Dorie Clark is a strategy consultant who has worked with clients including Google, Yale University, and the National Park Service.
Last year, I finished directing a documentary film called The Work of 1000. Our heroine was Marion Stoddart, a woman who in the 1960s spearheaded a cleanup of the massively polluted Nashua River in Central Massachusetts — one of the most dramatic environmental success stories in American history. Amazingly, however, the river was her second choice for an advocacy project. She had originally wanted to help with the adoption of Korean children, and could have gone down that path, but she decided she’d get “too emotionally involved” to do a good job — and thus became an eco-pioneer instead.
It’s common wisdom these days that you should follow your passion. But executives can hurt their careers when they care about something too much. Here are four reasons to think twice before “doing what you love.”
- You love it — but you’re not great at it. Years ago, when I ran the communications department for a presidential campaign, I supervised Scott, a hard-working, smart, insightful employee who loved the glamour and rat-a-tat action of the press officebut was not a great writer. I liked his enthusiasum and could see he wanted to learn but it’s hard to succeed in any media job if you don’t have a knack for banging out good copy. So I worked hard to instead steer him to policy-research assignments and, after the campaign ended, he turned that into a career. It’s hard to judge yourself accurately, so ask your friends and employer what your talents and weaknesses are, and then play to your strengths, even if they don’t lead you to what you would currently describe as your “perfect” job.
- You’re skilled at your passion — but hate the work that surrounds it. Many businesspeople are masters at their craft but drop the ball when it comes to everything else. Angela is a brilliant graphic designer who worked in-house for big companies before striking out on her own. But — although she loved working closely with clients and helping them create just the right branding — she was simply unable to manage her pricing and cash flow. It’s possible to learn these skills, but, for many, the process sucks the joy out of their chosen field. (Michael Gerber writes about this extensively in The E-Myth.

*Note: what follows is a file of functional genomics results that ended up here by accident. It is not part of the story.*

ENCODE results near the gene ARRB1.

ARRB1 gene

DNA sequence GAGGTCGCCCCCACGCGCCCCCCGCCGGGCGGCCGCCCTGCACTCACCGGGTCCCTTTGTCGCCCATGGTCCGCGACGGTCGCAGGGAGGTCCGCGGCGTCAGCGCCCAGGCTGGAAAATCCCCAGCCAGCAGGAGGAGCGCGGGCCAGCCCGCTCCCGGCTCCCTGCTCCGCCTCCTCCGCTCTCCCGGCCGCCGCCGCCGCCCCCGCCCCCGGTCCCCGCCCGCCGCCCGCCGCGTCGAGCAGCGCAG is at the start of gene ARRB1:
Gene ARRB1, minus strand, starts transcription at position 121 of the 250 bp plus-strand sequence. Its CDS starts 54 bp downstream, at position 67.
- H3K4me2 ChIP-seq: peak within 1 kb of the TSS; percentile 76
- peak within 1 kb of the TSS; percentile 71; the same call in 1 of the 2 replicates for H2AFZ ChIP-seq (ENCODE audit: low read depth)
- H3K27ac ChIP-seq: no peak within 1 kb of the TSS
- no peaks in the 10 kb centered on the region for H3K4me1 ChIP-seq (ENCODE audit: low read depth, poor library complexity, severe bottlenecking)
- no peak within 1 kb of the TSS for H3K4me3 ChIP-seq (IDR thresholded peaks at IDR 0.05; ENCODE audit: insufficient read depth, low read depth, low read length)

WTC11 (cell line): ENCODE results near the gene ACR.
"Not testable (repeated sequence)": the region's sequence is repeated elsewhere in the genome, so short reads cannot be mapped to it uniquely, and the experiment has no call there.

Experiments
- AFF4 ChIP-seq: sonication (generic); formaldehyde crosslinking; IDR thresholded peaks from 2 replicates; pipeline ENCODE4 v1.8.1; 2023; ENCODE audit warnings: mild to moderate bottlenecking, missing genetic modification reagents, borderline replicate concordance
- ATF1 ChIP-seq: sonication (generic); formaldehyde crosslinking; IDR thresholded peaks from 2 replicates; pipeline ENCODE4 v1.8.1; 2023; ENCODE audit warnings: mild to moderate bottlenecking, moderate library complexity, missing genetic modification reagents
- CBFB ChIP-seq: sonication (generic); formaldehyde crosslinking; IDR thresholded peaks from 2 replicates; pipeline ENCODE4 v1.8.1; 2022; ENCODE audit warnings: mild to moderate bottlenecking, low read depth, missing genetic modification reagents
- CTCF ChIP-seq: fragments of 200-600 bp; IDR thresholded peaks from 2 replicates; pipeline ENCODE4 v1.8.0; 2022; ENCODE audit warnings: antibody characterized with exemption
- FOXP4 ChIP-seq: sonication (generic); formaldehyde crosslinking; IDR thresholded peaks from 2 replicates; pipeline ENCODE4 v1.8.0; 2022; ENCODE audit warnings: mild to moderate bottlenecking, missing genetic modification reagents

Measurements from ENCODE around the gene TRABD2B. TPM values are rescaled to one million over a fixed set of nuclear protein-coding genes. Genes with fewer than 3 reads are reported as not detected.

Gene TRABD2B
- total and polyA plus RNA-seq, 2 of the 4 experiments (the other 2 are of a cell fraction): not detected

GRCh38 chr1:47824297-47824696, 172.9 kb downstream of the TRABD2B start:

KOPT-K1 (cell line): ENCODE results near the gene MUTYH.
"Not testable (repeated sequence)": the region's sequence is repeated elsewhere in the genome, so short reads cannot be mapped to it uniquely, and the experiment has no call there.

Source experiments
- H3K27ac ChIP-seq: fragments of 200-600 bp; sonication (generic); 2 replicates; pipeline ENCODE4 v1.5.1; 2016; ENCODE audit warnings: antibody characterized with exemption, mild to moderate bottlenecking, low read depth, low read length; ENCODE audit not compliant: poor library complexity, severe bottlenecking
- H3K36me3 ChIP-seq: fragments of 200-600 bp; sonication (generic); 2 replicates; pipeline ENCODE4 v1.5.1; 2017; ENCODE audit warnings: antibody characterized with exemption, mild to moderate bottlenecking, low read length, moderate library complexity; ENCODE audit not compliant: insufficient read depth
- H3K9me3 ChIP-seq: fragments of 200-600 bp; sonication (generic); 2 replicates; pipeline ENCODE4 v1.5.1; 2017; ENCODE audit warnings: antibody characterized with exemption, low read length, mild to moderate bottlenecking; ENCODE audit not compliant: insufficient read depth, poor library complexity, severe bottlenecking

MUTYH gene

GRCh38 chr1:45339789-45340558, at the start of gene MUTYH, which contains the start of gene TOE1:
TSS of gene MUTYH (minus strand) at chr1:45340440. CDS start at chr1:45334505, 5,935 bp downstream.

- You’re too emotionally attached. You’ve already heard about Marion Stoddart. I recently heard Charlaine Harris, author of the wildly popular vampire series that spawned the TV show True Blood, talk about this issue too. The best writers, Harris said, don’t fall in love with their characters, or their words. They don’t mind being edited; in fact, they’re open to any suggestion that makes them better. Writers who get too close to their work and take criticism too personally never improve. Similarly, businesspeople need to look carefully at whether passion for their work is clouding their judgment. When you care deeply about a pet project, for example, it’s hard to make a rational decision about whether it should live or die.
- No one will pay for it. You can turn a hobby into a job — but only if someone’s willing to pony up. Sometimes the market’s just too small (luxury vacation planning for couples honeymooning in Belarus). Sometimes the margins are too thin (personal finance author Ramit Sethi derides textbook exchange businesses and t-shirt companies as “stupid frat-boy business ideas”). And sometimes your company simply has other priorities (no matter how many times you offer to spearhead a move into web video, your boss wants you to focus on your actual job).
Doing what you love can inspire great dedication and a sense of meaning — but sometimes, that passion can blind you to feedback (are you the only one who thinks it’s a good idea?), make you miserable (who knew launching the initiative would mean managing a dozen new staffers?), or harm your financial prospects.
No one wants a job or a career they hate. But sometimes it might be better to do what you like — not what you love. Do you love your work? What’s your recipe for career success?
Dorie Clark is a marketing strategy consultant who has worked with clients including Google, Yale University, and the National Park Service. To learn more, listen to her podcasts or follow her onTwitter